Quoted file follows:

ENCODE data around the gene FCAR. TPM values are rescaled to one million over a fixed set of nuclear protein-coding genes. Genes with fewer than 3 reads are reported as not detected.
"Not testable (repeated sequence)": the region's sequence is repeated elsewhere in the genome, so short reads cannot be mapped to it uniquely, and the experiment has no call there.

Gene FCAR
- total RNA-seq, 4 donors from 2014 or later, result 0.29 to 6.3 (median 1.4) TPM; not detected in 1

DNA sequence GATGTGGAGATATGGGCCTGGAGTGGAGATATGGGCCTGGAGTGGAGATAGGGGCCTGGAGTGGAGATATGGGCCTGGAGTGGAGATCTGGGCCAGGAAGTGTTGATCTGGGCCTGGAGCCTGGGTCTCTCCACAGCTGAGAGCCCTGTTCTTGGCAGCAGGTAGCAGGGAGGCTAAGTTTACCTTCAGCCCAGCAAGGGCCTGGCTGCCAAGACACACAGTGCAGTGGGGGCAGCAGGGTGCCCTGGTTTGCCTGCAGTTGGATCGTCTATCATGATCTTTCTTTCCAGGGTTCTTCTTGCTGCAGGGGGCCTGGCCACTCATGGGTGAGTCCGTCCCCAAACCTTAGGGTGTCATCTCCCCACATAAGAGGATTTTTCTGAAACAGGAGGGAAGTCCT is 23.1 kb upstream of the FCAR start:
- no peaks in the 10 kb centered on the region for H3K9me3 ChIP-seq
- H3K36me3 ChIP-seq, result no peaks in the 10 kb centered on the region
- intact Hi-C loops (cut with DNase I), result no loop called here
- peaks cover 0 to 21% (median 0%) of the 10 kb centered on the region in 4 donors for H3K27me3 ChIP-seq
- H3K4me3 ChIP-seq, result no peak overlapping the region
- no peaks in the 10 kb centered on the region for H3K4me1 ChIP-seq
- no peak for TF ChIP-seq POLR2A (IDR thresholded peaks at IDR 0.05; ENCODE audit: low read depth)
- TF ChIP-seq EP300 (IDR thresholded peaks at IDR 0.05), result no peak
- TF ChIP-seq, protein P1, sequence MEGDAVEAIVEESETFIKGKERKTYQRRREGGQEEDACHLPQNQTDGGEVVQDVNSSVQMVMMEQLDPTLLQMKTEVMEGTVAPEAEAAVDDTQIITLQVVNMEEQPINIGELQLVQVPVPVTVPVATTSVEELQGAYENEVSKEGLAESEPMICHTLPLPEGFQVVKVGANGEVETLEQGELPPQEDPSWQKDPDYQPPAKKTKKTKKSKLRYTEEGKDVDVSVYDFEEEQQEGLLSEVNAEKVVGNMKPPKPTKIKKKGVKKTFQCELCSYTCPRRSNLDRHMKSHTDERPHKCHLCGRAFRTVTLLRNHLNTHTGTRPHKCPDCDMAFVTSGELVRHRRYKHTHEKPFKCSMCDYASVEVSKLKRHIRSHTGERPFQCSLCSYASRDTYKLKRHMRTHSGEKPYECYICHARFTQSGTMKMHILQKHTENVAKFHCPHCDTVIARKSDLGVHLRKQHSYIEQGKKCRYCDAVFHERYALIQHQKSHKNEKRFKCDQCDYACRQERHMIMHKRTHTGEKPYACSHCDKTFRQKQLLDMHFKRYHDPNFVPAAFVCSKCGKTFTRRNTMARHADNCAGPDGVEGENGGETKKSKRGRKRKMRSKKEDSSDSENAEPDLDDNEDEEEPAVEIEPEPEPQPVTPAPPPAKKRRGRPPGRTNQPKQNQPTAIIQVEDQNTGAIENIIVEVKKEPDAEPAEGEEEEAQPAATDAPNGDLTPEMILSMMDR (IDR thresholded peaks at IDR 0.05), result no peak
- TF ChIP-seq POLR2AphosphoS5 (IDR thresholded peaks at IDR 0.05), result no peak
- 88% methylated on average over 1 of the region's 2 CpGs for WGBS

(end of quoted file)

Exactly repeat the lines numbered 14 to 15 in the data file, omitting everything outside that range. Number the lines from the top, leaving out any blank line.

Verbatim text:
- TF ChIP-seq, protein P1, sequence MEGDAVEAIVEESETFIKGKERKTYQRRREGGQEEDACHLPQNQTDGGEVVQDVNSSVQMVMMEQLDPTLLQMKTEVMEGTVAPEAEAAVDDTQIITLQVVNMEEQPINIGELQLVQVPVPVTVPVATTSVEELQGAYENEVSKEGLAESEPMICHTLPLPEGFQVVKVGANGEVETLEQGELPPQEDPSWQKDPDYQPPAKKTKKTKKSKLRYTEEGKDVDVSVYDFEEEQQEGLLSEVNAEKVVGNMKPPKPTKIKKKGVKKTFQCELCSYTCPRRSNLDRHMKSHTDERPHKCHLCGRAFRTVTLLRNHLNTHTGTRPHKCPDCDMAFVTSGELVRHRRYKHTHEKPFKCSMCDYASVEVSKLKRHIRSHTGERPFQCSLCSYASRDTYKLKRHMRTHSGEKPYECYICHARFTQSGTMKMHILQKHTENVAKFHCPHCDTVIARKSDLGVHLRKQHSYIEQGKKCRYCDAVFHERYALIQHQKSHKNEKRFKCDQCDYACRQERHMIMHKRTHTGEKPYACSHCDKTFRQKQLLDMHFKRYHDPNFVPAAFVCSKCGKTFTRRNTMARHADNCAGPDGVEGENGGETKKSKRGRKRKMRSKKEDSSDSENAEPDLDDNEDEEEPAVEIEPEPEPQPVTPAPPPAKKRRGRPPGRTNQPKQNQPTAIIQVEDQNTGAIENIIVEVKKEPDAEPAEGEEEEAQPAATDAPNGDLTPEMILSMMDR (IDR thresholded peaks at IDR 0.05), result no peak
- TF ChIP-seq POLR2AphosphoS5 (IDR thresholded peaks at IDR 0.05), result no peak